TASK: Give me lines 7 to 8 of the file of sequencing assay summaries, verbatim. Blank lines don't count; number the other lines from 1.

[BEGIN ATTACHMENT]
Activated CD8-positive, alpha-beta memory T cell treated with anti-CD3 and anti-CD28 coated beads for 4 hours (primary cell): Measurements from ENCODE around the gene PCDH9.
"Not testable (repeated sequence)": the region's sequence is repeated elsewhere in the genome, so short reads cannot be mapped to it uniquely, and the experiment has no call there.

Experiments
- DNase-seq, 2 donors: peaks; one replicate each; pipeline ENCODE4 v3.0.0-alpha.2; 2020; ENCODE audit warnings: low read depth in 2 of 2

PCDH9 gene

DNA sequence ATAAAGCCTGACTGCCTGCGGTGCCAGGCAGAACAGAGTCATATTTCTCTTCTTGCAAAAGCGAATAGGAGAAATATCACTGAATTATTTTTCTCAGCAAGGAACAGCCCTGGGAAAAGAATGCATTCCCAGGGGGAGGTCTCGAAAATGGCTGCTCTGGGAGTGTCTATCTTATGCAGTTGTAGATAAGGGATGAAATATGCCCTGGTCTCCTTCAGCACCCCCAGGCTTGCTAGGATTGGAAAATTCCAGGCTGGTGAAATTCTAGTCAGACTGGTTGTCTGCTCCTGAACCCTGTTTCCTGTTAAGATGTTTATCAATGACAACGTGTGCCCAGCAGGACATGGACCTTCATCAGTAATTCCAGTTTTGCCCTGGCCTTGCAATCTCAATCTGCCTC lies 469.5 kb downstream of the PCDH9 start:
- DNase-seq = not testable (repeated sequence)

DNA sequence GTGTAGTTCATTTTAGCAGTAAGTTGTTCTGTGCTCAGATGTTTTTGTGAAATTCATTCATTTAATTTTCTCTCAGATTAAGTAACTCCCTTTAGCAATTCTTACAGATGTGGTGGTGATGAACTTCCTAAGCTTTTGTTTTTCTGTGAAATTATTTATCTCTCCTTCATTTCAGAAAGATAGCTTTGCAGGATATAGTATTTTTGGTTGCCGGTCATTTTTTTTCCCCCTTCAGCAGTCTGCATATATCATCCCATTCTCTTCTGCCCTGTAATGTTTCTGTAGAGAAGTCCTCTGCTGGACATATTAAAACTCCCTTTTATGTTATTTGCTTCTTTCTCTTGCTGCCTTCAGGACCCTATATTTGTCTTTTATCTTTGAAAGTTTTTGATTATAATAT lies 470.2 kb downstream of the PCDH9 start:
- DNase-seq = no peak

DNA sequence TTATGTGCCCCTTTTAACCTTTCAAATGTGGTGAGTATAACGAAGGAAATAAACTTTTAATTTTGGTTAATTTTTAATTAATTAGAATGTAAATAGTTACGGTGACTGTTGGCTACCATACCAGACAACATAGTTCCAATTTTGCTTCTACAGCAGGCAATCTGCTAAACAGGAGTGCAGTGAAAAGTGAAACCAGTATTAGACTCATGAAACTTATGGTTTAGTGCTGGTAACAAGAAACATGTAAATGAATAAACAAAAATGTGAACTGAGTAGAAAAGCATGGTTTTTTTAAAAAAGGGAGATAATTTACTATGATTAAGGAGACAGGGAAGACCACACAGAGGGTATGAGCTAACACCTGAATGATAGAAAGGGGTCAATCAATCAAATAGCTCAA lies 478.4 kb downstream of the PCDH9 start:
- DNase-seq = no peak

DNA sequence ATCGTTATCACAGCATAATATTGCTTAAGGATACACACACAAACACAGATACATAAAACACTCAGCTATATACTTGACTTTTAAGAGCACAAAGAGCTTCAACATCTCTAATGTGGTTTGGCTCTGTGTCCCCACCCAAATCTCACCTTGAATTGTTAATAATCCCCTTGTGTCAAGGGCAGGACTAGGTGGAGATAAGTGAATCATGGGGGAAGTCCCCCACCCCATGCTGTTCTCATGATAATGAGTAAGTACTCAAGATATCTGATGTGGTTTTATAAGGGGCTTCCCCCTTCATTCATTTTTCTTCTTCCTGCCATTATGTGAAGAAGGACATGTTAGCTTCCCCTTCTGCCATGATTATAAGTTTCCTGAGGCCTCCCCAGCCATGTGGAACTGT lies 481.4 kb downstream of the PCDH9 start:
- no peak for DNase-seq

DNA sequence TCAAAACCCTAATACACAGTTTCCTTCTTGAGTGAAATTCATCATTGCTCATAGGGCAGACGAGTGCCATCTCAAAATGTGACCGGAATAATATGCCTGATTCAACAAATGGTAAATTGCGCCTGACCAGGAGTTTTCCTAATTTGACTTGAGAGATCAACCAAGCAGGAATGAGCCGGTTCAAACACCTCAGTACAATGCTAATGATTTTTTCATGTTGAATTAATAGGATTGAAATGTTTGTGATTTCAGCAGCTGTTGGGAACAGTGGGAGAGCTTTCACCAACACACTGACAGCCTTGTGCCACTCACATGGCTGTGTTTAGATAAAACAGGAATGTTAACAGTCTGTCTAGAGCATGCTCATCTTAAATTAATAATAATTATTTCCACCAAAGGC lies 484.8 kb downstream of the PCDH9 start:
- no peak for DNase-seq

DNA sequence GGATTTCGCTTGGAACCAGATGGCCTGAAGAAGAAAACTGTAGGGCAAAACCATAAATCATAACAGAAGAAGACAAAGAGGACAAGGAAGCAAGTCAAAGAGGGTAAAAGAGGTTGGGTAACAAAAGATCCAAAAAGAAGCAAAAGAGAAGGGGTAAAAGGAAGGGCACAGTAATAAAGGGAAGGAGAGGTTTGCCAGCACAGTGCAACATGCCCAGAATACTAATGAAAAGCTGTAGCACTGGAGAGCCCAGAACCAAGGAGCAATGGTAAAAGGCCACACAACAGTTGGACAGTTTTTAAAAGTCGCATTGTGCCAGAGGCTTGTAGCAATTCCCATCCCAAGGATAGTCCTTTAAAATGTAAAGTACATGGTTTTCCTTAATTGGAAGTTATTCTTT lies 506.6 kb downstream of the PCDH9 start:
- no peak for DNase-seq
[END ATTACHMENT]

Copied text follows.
- DNase-seq = not testable (repeated sequence)

DNA sequence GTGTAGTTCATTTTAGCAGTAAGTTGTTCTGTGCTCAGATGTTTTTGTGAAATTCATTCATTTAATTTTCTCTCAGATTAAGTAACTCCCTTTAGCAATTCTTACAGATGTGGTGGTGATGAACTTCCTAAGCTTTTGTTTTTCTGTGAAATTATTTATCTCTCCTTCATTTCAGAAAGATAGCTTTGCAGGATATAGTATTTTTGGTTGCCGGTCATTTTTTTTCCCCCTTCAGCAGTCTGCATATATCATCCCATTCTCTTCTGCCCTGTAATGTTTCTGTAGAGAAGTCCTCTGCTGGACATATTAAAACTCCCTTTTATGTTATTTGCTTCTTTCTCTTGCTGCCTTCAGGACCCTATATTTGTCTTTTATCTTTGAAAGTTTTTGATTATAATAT lies 470.2 kb downstream of the PCDH9 start: